In September, Sweden said it would accept around 5,800 refugees from Italy and Greece and just two months ago, 19 Eritrean refugees were resettled from Italy to the northern Swedish town of Luleå.
However, the EU Commission's decision to exempt Sweden from its refugee resettlement programme means that Sweden will not have to accept any more refugees from Greece or Italy for at least a year.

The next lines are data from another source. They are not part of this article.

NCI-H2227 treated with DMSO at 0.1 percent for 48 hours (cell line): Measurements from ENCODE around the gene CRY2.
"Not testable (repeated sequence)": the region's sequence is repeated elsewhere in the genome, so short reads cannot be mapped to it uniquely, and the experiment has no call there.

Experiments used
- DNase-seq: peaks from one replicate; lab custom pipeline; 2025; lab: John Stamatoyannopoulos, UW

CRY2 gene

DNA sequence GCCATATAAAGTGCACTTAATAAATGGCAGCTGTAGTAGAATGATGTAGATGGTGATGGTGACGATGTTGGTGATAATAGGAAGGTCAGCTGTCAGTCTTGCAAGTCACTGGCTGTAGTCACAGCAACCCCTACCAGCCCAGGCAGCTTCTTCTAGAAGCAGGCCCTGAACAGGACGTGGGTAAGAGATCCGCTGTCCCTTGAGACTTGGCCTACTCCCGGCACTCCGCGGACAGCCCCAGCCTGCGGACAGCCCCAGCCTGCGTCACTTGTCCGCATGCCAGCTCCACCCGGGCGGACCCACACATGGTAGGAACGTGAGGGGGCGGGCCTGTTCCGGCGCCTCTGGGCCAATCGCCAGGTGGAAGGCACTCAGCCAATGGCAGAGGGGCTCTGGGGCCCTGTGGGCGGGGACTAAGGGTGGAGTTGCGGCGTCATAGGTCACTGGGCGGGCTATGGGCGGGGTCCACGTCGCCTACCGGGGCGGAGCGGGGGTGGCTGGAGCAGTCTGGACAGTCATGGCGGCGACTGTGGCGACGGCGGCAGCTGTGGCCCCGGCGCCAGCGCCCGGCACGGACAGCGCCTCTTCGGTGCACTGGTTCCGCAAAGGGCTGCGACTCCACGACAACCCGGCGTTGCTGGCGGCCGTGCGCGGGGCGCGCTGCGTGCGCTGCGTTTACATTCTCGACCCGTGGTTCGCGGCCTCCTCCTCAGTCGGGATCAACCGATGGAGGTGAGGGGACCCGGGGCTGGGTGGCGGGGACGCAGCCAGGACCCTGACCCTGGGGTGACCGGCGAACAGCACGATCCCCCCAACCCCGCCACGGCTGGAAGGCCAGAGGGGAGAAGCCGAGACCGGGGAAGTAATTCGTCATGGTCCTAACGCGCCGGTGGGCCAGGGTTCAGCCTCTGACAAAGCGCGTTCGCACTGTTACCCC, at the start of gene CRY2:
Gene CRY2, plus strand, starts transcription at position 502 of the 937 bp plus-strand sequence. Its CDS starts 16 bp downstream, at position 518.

In practice, though it could be three years since EU member states have two years to implement the resettlement plan that was adopted in Luxemburg last fall. Now, with the exemption, Sweden gets an additional year to do so.
The Swedish government has also applied for an EU resettlement programme similar to the one recently granted to Italy and Greece. Such a programme would mean that refugees who are currently in Sweden could be resettled in other EU nations.